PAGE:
Fr. Robert Barron Offers Thoughts on 2 Samuel and Sacrifice in the Hillenbrand Distinguished Lecture Series
Noted promoter of the New Evanglization and newly-appointed Rector/President of the University of Saint Mary of the Lake/Mundelein Seminary gives Liturgical Institute students a preview of the findings in his forthcoming book on 2 Samuel.
During its summer 2012 session, The Liturgical Institute welcomed The Very Reverend Robert E. Barron to offer a talk in the Institute’s Hillenbrand Distinguished Lecture series. Giving his first public address after being named President/Rector of the University of Saint Mary of the Lake/Mundelein Seminary, the noted proponent of the new evangelization provided insights from his research for an upcoming book on the Second Book of Samuel.
Entitled “David Dancing Before the Ark: The Liturgical Theology Implicit in 2 Samuel 6,” Fr. Barron’s lecture addressed the role of King David as a new Adam, “leader of a properly defended Eden.” More than a king, Barron argued, Adam had also been a priest who, walking in easy fellowship with God, was naturally in the stance of adoration. Yet after the Fall, the world suffered a “suspension of right praise as a consequence of a failure in priesthood.”
In second Samuel, Barron argued that David becomes a priest because he presides over a “liturgical kingdom,” and so Samuel chose 30,000 men to recover the Ark of the Covenant and return it to Jerusalem that he might center his liturgical empire around right praise. Barron then turned his attention to the “sacrificial history and attitude of Israel presided over by the one who is not only King but priest as well.” Only in relationship to Adam can David’s dancing before the Ark be properly understood, Barron claimed, since Adam “danced in unison with the Lord,” while a sinful people felt “out of step with God.”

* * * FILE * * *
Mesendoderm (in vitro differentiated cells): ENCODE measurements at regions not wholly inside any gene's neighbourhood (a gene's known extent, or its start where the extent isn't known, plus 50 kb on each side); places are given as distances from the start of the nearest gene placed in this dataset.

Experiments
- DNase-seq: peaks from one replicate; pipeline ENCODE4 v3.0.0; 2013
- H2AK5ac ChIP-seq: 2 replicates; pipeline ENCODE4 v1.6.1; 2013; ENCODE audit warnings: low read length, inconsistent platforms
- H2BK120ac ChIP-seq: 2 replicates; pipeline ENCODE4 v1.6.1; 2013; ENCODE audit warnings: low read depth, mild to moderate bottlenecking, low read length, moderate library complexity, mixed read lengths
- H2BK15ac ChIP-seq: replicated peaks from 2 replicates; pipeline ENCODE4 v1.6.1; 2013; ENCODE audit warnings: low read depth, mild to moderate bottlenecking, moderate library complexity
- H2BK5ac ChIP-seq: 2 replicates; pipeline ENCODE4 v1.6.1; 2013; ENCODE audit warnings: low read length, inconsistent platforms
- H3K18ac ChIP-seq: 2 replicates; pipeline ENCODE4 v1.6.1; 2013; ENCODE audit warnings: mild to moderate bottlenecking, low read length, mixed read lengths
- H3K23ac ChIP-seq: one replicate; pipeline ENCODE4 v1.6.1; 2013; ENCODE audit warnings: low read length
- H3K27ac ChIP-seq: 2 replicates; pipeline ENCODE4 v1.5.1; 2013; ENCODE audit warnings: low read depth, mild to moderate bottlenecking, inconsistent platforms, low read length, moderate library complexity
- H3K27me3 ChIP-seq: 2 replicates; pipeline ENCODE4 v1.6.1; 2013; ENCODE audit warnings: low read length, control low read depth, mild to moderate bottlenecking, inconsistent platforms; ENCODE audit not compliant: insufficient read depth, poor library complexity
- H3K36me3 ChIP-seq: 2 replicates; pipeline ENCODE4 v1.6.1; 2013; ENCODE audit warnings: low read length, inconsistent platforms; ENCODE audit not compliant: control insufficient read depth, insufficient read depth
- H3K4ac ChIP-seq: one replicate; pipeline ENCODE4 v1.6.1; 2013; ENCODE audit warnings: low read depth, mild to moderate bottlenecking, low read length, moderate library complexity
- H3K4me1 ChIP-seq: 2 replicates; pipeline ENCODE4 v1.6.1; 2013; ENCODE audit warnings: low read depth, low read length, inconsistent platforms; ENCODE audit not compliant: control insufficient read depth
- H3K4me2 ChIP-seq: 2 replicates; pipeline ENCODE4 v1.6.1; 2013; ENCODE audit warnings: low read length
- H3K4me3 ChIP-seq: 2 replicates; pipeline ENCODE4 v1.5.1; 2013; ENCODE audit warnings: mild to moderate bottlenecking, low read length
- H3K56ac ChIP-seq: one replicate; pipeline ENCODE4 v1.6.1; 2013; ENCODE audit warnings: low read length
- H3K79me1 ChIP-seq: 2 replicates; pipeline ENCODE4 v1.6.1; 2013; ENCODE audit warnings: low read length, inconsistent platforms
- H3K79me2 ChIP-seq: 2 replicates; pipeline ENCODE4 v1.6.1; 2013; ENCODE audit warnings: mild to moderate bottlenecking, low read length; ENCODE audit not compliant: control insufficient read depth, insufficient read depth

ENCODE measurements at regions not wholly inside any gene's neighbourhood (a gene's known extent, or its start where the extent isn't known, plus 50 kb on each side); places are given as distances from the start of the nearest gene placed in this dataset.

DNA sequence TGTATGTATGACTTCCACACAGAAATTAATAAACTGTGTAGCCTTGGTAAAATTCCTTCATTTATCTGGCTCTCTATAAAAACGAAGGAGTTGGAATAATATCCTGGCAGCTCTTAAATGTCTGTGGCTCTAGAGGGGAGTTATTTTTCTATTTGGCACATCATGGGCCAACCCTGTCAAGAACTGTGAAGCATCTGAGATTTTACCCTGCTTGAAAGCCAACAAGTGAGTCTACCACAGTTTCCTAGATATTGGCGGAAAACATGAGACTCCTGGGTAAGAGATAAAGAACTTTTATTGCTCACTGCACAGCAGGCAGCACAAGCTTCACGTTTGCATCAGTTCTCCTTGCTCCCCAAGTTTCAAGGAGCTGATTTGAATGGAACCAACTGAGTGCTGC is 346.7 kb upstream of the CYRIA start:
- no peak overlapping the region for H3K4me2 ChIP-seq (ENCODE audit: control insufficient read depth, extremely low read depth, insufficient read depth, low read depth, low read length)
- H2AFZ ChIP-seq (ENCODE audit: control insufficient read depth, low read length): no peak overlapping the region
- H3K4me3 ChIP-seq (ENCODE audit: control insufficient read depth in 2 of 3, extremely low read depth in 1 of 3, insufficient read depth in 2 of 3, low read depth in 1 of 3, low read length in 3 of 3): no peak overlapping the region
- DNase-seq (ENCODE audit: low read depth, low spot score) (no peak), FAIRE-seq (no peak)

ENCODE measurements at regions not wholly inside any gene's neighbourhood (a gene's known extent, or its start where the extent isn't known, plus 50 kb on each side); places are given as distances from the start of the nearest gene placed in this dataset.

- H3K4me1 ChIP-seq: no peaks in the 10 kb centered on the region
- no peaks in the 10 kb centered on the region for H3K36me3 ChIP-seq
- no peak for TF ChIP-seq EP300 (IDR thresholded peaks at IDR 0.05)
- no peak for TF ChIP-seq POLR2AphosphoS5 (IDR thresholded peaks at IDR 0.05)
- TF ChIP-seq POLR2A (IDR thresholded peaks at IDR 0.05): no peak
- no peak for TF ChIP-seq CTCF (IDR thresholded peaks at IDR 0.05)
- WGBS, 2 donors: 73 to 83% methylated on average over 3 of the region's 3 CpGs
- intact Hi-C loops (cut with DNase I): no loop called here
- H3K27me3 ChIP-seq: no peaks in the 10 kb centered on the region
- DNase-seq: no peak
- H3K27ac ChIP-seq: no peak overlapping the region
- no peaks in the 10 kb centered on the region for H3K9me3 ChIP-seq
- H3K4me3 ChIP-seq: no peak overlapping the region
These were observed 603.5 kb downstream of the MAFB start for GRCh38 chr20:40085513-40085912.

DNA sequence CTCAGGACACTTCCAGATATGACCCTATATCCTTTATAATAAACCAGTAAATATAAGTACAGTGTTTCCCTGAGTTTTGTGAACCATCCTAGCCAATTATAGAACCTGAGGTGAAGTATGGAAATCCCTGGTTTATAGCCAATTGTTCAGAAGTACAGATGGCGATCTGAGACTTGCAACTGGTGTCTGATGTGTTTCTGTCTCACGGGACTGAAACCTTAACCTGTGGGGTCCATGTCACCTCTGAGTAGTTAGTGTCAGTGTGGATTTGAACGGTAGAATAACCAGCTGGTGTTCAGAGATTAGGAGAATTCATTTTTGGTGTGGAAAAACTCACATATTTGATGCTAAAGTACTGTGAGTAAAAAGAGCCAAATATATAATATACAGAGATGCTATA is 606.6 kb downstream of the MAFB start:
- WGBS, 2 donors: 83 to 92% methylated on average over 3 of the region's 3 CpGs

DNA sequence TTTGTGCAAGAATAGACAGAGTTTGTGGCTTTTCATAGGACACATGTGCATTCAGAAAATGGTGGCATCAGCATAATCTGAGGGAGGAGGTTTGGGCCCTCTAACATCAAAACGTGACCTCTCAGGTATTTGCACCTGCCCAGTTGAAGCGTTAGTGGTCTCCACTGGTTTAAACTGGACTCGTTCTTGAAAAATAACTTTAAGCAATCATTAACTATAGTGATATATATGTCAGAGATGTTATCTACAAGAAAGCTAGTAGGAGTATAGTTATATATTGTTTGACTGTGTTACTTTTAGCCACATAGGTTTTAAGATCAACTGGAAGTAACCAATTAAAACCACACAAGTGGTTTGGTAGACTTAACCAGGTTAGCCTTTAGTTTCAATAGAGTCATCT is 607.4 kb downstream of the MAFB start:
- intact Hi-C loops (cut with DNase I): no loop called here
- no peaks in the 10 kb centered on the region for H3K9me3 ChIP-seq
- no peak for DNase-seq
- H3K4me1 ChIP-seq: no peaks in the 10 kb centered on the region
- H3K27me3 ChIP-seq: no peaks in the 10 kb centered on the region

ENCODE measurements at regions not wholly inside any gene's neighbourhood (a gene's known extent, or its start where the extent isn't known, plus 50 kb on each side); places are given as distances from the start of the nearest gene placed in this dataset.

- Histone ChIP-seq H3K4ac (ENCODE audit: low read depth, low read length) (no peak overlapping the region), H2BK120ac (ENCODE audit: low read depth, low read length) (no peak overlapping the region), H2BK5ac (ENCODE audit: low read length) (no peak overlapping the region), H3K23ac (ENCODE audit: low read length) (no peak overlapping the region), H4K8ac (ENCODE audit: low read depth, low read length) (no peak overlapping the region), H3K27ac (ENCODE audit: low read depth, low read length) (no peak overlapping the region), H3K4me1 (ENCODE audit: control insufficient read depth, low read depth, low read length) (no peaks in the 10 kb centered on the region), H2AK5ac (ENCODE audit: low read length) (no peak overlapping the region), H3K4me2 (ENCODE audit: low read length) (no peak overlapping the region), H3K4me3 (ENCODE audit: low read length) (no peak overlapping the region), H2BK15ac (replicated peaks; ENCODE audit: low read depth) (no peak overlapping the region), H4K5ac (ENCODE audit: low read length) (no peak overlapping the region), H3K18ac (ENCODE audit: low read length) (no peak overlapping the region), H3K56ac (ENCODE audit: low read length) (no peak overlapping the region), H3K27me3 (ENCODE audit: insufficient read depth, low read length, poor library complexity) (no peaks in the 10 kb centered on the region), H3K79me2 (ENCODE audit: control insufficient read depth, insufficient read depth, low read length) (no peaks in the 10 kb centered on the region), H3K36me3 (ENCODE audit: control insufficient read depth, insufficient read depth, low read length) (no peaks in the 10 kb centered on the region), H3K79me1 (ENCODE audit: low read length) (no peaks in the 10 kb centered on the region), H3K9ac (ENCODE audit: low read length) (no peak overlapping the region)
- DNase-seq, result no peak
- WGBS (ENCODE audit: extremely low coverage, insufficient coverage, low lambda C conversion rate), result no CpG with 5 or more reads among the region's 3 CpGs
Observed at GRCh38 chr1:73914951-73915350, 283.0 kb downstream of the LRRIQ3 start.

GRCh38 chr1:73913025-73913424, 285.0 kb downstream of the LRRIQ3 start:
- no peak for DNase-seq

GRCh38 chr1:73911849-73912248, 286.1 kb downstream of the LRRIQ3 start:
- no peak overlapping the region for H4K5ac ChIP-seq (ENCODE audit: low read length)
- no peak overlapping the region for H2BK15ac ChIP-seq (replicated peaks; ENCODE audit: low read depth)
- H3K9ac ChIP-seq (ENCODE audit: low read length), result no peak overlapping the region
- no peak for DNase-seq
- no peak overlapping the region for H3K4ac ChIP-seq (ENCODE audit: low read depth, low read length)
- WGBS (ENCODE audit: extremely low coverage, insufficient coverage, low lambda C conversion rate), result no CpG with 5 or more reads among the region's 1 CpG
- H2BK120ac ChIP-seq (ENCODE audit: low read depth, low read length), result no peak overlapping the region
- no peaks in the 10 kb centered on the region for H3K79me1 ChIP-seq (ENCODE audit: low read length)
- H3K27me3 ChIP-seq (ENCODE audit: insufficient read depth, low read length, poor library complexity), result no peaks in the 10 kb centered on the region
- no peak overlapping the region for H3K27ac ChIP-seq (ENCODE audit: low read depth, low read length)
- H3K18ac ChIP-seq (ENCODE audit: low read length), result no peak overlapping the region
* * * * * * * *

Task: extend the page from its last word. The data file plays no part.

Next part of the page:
David therefore danced before the Ark as an image of “humanity dancing with the Lord, recovering the effortless harmony of Eden.” Fr. Barron then noted that the “gestures and movements of the priests in the Jerusalem Temple were intended to mimic, in a stylized way, the exuberant dance of King David. And since the ritual moves of the Byzantine and Catholic Mass trace their origins to the Temple,” one could conclude that the “processions, gestures, and bows of Christian priests today participate in the priesthood of the king who wore the ephod as he danced before the Ark.”
Before the talk, Liturgical Institute director Fr. Douglas Martis gave Fr. Barron a historic photo of Msgr. Reynold Hillenbrand, for whom the lecture series is named, and to whom Barron looks as a role model for his own time as Rector. Many thanks to Fr. Barron for sharing the fruits of his labors with us.